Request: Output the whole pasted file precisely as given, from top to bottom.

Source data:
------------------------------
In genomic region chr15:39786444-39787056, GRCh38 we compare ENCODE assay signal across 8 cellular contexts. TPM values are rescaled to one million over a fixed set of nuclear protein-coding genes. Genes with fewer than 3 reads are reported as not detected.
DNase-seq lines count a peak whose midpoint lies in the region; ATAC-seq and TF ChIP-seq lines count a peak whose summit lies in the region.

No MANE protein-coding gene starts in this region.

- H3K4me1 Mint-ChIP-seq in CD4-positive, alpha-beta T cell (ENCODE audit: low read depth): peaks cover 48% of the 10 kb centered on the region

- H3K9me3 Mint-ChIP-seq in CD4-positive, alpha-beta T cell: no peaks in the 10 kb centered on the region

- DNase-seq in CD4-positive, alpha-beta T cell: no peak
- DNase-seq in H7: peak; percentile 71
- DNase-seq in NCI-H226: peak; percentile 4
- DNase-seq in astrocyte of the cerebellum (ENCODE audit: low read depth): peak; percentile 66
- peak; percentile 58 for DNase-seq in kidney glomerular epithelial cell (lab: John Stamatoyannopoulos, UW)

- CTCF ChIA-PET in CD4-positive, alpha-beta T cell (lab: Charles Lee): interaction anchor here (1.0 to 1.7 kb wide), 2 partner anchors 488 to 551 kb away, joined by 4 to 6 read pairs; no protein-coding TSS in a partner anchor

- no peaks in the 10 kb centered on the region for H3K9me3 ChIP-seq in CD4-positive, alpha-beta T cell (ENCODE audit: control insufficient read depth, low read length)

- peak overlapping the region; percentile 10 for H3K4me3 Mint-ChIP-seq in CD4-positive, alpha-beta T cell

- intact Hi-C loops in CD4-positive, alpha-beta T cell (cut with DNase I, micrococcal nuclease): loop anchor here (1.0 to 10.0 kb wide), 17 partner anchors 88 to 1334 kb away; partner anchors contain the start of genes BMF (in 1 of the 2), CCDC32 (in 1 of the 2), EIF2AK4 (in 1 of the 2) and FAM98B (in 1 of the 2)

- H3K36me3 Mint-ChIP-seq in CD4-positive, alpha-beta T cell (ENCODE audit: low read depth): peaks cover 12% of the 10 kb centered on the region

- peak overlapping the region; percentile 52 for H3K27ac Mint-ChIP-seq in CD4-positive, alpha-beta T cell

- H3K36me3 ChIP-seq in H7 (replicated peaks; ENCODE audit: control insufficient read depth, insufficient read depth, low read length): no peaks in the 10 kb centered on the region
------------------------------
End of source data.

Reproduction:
In genomic region chr15:39786444-39787056, GRCh38 we compare ENCODE assay signal across 8 cellular contexts. TPM values are rescaled to one million over a fixed set of nuclear protein-coding genes. Genes with fewer than 3 reads are reported as not detected.
DNase-seq lines count a peak whose midpoint lies in the region; ATAC-seq and TF ChIP-seq lines count a peak whose summit lies in the region.

No MANE protein-coding gene starts in this region.

- H3K4me1 Mint-ChIP-seq in CD4-positive, alpha-beta T cell (ENCODE audit: low read depth): peaks cover 48% of the 10 kb centered on the region

- H3K9me3 Mint-ChIP-seq in CD4-positive, alpha-beta T cell: no peaks in the 10 kb centered on the region

- DNase-seq in CD4-positive, alpha-beta T cell: no peak
- DNase-seq in H7: peak; percentile 71
- DNase-seq in NCI-H226: peak; percentile 4
- DNase-seq in astrocyte of the cerebellum (ENCODE audit: low read depth): peak; percentile 66
- peak; percentile 58 for DNase-seq in kidney glomerular epithelial cell (lab: John Stamatoyannopoulos, UW)

- CTCF ChIA-PET in CD4-positive, alpha-beta T cell (lab: Charles Lee): interaction anchor here (1.0 to 1.7 kb wide), 2 partner anchors 488 to 551 kb away, joined by 4 to 6 read pairs; no protein-coding TSS in a partner anchor

- no peaks in the 10 kb centered on the region for H3K9me3 ChIP-seq in CD4-positive, alpha-beta T cell (ENCODE audit: control insufficient read depth, low read length)

- peak overlapping the region; percentile 10 for H3K4me3 Mint-ChIP-seq in CD4-positive, alpha-beta T cell

- intact Hi-C loops in CD4-positive, alpha-beta T cell (cut with DNase I, micrococcal nuclease): loop anchor here (1.0 to 10.0 kb wide), 17 partner anchors 88 to 1334 kb away; partner anchors contain the start of genes BMF (in 1 of the 2), CCDC32 (in 1 of the 2), EIF2AK4 (in 1 of the 2) and FAM98B (in 1 of the 2)

- H3K36me3 Mint-ChIP-seq in CD4-positive, alpha-beta T cell (ENCODE audit: low read depth): peaks cover 12% of the 10 kb centered on the region

- peak overlapping the region; percentile 52 for H3K27ac Mint-ChIP-seq in CD4-positive, alpha-beta T cell

- H3K36me3 ChIP-seq in H7 (replicated peaks; ENCODE audit: control insufficient read depth, insufficient read depth, low read length): no peaks in the 10 kb centered on the region